Paulick: Racetracks Need to be Redesigned
Ray Paulick says racetracks of the 21st Century will bear little resemblance to old tracks, with big grandstands and sprawling parking lots.
By: Ray Paulick |
State-of-the-art racetracks being constructed or renovated in the 21st century will bear little resemblance to traditional old tracks with their massive grandstands and enormous parking lots. The new tracks will better utilize the valuable real estate they occupy and have multi-level parking garages and more compact grandstands to accommodate the typically smaller crowds. Most will incorporate casinos or at the very least, rooms for gaming machines, as well as updated seating and restaurant options.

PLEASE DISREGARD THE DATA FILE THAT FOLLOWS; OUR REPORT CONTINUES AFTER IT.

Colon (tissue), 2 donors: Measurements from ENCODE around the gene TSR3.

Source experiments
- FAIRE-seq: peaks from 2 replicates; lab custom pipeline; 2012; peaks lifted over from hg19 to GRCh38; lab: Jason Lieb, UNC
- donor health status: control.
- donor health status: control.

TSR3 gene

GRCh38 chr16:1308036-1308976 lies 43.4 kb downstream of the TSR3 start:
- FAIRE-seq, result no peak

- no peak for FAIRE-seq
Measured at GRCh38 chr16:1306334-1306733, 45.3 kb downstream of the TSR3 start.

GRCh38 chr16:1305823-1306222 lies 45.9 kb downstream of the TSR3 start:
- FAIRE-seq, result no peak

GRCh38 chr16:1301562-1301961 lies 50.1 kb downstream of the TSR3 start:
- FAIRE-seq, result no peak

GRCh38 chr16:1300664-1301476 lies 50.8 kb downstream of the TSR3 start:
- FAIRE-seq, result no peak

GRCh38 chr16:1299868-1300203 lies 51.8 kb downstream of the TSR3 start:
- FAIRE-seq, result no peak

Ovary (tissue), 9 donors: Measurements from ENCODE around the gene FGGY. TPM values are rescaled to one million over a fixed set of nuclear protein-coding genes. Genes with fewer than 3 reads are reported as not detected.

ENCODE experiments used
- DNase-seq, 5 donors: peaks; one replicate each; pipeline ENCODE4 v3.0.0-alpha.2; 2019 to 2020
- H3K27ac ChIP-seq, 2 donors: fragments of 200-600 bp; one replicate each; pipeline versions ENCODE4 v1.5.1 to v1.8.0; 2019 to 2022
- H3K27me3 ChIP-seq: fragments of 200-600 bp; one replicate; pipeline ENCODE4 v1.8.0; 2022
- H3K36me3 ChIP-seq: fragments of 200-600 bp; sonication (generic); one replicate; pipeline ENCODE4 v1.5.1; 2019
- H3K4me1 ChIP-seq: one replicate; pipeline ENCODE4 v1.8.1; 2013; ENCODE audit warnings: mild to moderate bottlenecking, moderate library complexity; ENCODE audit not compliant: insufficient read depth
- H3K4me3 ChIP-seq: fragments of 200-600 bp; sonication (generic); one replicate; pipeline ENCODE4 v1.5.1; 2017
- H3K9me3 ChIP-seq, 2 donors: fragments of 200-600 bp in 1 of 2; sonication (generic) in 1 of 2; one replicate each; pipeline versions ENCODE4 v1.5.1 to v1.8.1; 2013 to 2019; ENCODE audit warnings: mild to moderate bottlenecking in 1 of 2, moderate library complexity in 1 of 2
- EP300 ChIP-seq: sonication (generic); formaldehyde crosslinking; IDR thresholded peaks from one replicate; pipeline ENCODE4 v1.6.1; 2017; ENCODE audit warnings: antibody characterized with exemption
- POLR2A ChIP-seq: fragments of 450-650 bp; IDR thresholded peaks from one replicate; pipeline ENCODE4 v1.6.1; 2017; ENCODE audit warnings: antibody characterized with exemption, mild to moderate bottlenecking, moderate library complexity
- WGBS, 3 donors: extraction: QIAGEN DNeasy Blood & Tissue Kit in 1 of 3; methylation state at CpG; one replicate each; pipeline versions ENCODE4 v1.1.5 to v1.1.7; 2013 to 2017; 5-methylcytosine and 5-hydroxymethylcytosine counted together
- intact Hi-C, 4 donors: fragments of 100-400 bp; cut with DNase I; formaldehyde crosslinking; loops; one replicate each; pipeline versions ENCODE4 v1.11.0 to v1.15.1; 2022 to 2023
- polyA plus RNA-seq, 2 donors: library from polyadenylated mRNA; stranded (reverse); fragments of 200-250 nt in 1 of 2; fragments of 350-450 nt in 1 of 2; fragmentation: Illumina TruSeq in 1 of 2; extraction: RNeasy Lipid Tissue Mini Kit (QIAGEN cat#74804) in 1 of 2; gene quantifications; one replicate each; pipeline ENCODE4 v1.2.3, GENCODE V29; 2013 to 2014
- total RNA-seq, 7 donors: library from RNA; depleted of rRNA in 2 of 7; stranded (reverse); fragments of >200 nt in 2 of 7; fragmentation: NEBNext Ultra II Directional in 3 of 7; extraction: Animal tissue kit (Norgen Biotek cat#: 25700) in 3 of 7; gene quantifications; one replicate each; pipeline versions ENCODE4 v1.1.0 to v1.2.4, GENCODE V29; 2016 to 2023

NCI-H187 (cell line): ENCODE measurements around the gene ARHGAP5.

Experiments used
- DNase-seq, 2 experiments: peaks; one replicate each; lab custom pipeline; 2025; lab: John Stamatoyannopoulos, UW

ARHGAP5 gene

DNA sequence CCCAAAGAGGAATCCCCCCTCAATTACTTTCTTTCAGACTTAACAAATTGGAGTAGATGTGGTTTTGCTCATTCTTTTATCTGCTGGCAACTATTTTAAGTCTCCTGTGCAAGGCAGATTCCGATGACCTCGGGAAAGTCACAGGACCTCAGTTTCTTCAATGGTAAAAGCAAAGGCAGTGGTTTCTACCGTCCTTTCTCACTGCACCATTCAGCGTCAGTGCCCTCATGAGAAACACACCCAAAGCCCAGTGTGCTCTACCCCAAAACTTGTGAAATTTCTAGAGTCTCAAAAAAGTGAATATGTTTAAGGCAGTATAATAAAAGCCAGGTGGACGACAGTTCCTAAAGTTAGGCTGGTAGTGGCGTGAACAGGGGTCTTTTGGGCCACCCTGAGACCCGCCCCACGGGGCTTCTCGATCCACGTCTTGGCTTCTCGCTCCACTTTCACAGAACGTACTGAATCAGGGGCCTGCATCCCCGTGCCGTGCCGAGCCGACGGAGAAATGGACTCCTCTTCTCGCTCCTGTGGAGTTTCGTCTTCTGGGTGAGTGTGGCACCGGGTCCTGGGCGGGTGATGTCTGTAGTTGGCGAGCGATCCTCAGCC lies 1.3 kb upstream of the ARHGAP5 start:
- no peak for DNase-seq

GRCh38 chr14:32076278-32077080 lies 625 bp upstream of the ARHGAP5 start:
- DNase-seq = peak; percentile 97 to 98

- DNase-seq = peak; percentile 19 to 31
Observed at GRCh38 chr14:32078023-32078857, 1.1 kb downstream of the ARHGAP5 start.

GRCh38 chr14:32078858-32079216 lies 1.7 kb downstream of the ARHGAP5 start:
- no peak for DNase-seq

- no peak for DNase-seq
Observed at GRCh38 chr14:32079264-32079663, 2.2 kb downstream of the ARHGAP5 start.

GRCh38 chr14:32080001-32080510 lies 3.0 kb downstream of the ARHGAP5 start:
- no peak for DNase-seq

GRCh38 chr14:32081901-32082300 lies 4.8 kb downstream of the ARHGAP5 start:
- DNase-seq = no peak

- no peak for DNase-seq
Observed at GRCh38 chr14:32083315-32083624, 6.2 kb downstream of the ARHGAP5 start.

This Canadian Thoroughbred article looks at some modern tracks such as Gulfstream in Florida where a “village” of shops, restaurants and bars was incorporated. Residential properties may also be in the future plans for this and other facilities such as Woodbine Racetrack in Toronto. Some tracks such as Laurel Park in Maryland, Santa Anita and Golden Gate Fields in California, and Belmont Park in New York are even considering smaller barns on the backstretch for fewer equine residents and more ship-ins to free up excess property that is no longer needed to support the racing business.